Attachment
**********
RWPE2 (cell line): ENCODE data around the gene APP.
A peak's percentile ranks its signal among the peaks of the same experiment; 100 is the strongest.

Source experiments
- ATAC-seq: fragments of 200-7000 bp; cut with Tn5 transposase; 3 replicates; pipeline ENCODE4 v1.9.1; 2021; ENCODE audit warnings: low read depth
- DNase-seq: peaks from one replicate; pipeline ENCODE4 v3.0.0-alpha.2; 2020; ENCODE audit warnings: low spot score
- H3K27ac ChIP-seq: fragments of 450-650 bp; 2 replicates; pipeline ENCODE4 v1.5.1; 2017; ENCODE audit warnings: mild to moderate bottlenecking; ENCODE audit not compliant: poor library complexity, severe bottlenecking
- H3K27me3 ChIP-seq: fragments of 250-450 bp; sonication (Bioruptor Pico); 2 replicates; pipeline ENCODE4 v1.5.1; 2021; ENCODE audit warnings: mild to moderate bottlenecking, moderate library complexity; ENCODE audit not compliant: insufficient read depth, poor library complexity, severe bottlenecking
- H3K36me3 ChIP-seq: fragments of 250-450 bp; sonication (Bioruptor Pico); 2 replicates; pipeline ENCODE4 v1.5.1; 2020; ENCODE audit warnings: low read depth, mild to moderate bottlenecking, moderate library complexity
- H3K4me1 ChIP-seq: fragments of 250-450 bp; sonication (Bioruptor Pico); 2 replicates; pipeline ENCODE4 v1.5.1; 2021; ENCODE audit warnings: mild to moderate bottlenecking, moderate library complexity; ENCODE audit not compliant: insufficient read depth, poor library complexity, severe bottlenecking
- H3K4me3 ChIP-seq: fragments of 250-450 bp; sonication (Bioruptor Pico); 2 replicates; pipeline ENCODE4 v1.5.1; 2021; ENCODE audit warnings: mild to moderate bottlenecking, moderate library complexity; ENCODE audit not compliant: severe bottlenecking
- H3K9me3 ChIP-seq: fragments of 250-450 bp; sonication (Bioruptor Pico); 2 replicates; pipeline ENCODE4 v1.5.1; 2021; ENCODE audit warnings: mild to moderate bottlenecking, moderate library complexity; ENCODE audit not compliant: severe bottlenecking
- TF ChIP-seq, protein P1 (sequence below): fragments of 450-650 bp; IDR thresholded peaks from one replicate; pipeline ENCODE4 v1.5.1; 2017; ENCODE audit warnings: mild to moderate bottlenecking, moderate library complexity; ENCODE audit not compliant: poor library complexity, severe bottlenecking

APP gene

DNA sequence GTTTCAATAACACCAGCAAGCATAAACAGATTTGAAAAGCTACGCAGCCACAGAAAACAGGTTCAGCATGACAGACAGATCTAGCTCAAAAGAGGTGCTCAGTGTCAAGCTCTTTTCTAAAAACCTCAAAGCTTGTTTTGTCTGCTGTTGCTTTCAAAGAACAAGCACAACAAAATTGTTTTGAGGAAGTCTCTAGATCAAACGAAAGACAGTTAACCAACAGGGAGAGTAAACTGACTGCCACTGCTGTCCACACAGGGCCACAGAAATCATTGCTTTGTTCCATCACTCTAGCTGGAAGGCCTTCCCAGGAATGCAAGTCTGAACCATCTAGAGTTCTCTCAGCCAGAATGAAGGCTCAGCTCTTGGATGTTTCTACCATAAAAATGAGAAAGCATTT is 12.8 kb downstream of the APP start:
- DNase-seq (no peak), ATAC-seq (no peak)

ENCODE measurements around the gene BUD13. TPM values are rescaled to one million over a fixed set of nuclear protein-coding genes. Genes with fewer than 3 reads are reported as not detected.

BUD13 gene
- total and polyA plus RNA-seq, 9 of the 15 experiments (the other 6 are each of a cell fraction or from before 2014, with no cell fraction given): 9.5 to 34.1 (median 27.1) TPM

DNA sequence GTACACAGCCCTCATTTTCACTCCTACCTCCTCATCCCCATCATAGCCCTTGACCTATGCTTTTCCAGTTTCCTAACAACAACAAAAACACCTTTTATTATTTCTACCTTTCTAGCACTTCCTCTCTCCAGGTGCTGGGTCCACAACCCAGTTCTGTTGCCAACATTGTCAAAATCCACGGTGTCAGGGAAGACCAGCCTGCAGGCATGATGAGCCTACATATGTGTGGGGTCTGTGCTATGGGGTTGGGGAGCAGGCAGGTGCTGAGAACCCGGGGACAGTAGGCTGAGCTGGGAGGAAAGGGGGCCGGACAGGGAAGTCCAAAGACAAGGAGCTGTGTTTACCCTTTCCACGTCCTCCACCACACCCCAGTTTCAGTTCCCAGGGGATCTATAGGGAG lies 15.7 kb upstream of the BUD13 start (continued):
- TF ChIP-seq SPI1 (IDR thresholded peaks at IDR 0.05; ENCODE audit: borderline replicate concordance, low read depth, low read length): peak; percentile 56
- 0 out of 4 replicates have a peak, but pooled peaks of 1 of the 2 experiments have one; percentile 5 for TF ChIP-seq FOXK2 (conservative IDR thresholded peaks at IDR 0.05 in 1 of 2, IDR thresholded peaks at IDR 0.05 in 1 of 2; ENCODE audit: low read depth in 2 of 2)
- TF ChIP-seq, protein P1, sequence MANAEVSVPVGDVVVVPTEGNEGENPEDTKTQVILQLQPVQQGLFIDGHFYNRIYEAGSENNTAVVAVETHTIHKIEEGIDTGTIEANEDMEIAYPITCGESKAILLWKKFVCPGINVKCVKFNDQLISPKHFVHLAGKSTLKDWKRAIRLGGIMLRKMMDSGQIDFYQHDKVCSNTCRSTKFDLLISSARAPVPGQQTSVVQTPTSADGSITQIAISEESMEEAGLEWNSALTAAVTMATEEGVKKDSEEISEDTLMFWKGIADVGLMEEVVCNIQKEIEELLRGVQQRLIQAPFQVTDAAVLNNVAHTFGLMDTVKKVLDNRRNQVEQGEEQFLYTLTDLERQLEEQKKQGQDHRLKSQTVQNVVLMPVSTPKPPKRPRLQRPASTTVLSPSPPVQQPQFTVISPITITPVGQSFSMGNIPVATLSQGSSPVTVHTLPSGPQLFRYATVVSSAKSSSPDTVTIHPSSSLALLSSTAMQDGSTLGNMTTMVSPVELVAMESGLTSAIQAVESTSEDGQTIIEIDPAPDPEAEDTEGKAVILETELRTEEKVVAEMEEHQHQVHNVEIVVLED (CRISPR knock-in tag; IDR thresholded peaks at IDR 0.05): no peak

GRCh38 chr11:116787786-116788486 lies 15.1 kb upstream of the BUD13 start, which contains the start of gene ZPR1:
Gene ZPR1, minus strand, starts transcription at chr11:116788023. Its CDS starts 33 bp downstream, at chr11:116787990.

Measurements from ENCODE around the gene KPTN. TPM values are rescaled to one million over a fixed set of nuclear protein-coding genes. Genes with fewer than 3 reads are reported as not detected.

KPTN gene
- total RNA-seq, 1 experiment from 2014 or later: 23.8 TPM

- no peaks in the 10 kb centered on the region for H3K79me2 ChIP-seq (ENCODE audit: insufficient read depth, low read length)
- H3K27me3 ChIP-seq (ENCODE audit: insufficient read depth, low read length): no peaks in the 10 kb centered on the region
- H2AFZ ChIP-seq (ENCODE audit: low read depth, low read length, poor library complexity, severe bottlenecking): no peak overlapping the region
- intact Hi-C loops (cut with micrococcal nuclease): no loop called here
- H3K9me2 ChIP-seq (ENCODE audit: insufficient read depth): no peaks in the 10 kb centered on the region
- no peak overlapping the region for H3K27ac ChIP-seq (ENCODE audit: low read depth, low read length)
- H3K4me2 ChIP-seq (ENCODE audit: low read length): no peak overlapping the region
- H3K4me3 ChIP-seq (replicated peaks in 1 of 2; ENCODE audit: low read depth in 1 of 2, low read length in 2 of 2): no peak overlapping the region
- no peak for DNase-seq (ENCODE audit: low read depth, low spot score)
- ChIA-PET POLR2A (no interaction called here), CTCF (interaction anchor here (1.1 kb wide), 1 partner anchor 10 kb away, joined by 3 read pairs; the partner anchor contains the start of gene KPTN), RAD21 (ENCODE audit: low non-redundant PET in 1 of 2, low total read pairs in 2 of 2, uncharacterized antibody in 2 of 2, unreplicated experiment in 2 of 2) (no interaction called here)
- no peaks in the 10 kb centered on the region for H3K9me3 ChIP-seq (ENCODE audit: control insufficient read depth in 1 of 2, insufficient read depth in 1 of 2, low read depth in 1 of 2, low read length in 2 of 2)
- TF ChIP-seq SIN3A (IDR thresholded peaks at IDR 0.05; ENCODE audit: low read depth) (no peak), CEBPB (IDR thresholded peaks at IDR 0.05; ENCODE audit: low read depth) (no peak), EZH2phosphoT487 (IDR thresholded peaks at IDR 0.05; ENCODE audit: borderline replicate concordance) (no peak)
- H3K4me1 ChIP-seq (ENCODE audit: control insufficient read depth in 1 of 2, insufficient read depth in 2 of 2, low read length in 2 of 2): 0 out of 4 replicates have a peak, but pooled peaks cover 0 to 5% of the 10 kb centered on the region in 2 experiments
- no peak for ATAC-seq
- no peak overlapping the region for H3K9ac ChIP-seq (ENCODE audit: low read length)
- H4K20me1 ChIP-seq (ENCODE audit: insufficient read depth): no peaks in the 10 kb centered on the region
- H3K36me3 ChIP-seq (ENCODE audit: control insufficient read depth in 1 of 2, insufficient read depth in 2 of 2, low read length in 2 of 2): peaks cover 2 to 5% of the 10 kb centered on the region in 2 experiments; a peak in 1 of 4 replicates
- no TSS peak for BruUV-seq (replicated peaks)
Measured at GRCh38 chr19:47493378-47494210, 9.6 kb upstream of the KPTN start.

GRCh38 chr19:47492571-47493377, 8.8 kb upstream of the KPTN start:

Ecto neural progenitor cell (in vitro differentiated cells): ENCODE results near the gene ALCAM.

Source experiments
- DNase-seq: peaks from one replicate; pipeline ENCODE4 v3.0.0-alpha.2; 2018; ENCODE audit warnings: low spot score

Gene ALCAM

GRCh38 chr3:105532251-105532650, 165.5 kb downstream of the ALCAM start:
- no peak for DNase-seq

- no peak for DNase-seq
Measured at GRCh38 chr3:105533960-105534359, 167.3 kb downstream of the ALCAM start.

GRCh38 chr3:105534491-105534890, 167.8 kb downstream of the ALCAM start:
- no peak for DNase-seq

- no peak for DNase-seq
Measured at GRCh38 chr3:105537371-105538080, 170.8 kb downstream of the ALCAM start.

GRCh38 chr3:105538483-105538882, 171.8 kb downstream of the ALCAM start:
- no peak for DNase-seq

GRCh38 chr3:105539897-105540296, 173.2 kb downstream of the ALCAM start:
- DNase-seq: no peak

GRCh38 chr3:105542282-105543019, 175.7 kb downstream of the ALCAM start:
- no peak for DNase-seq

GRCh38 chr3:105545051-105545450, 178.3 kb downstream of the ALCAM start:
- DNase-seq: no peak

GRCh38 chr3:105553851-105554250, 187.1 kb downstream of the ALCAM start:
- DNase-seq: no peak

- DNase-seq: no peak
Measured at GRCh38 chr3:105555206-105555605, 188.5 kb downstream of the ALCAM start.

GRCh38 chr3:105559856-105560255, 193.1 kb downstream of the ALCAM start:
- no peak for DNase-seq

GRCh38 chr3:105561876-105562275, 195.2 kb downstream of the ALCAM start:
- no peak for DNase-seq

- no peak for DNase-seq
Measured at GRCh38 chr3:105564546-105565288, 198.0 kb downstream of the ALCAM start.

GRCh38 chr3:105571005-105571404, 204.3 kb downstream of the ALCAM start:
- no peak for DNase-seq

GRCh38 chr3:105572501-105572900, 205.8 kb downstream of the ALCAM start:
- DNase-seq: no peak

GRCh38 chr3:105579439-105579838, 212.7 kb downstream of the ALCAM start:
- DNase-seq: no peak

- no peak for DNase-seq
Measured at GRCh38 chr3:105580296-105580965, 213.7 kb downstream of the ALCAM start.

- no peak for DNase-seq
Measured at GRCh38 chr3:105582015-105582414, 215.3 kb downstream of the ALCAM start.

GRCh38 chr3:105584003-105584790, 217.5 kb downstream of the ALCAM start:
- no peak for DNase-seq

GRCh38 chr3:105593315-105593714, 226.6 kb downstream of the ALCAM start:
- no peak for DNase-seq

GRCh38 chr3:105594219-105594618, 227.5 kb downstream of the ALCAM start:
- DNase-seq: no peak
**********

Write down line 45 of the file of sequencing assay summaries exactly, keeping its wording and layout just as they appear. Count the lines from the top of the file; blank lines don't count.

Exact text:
- no TSS peak for BruUV-seq (replicated peaks)